1. Stay Reasoner. Breathe deeply. Remember the exercise “The holes in the soles of my feet.”
2. Listen and empathize. Put yourself in their shoes.
3. Remember their HUMAN need. Even if you can’t, with creative thinking, meet their business need, you can always meet their human need for dignity and understanding.
4. Let people vent. Sometimes they simply need to let off steam to someone. Agree with them every chance you get, even if it is only a “yes,” or “uh-huh.” If you listen long enough without arguing, often they will run out of steam and end up apologizing to you or explaining they have had a bad day.
5. ASK QUESTIONS. This buys you time to keep calm and puts the ball in their court.
6. Use Selective Agreement. No matter how upset they are, find something in what they say that you can agree with. You may have to use this skill 6 or 7 times, depending upon how upset the customer is, before they calm down so you can get to the business at hand. Using it will help you to keep more objective and not take the attack personally.
7. Don’t take things personally. When a customer is upset, he or she is upset with the organization or the circumstances, not with you as an individual. Remember YOU ARE THE ORGANIZATION to them!
8. Above all, DON’T GET HOOKED!
INTERNAL NEGOTIATING AND GIVING FEEDBACK
1. Use a scale of 1 to 10. This tool can be used in giving feedback and coaching, in assessing the magnitude of the need when requesting work from an internal co-worker, or in discussing the seriousness of an issue with anyone. It helps to objectively define how important the message is; however, it is built on the trust that everything won’t always be a “10.”
2. Use “I” messages. When discussing an emotional issue, “you” messages indicate blame. Take responsibility for your feelings and use messages such as, “I have a hard time trusting you when I hear that you shared our last conversation with several people in the break room. Can we agree that whatever we share today is just between us?”
3. Use “If you’lls”. When you negotiate internal work, especially when you are all trying to do the jobs of two or three people, always begin with “Yes, I will help you with that.” Then negotiate how you can get the job done together, using the variables of Quality ( Does it have to be a finished product? How complete must the information be?) , Cost (What will be the monetary cost to do this in the period of time desired, especially if extra resources are needed? What will be the human level cost to you to get it done in that time frame?), and Delivery (When do you REALLY need it? Can you get by with a rough draft this week and a final copy by next week?). Then negotiate how you can meet the internal customer’s needs in this frame using “If you’lls:” “If you’ll track down this part of the information, I will get the rest of the report ready by tomorrow afternoon.”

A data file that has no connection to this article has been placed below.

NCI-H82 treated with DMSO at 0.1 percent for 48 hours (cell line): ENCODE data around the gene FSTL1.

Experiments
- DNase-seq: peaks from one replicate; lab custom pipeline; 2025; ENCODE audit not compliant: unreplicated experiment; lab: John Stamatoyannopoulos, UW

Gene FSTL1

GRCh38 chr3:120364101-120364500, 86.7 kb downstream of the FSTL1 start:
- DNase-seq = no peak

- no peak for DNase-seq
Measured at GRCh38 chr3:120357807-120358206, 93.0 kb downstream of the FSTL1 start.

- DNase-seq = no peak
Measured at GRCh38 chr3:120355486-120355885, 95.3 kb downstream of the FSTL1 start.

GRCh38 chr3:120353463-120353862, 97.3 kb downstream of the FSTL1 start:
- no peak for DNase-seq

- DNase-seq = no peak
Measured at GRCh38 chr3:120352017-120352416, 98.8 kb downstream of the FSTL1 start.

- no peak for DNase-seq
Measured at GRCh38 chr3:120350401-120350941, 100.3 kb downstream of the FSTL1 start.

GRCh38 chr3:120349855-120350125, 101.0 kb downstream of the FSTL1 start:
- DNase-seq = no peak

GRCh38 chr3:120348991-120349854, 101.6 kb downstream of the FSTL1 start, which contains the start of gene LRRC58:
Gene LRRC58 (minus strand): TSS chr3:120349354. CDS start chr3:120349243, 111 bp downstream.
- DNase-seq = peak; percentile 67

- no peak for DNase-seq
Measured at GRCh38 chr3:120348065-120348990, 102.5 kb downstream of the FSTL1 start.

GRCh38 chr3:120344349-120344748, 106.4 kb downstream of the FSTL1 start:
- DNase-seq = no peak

GUIDELINES FOR GIVING CONSTRUCTIVE AND AFFIRMING FEEDBACK:
1. Do it as soon as possible.
2. Do it privately.
3. Ask permission to interrupt.
4. Announce your intentions. Let the person know on a scale of one to ten how seriously you view the subject.
5. Tell the person how you feel using “I” messages.
- Focus on only one or two things.
- Be specific about the job-related behavior.
6. When focusing on improving performance, get the person’s input and agreement on what to do differently in the future,
7. Allow time for the message to be absorbed and for the person to respond.
8. Thank the person and let the person know that you value him or her.
© Barbara Glanz Communications. All Rights Reserved.
Barbara Glanz Biography
A member of the prestigious Speaker Hall of Fame and one of fewer than 700 Certified Speaking Professionals worldwide, Barbara Glanz, CSP, CPAE, works with organizations to improve morale, retention and service and with people who want to rediscover the joy in their work and in their lives. She is the first speaker on record to have spoken on all 7 continents and in all 50 states. Known as "the business speaker who speaks to your heart as well as to your head," Barbara is the author of twelve books including The Simple Truths of Service Inspired by Johnny the Bagger®, CARE Packages for the Workplace, and 180 Ways to Spread Contagious Enthusiasm™. Voted "best keynote presenter you have heard or used" by Meetings & Conventions Magazine, Barbara uses her Master’s degree in Adult Learning to design programs that cause behavior change. She lives and breathes her personal motto: “Spreading Contagious Enthusiasm™” and can be reached at firstname.lastname@example.org and www.barbaraglanz.com.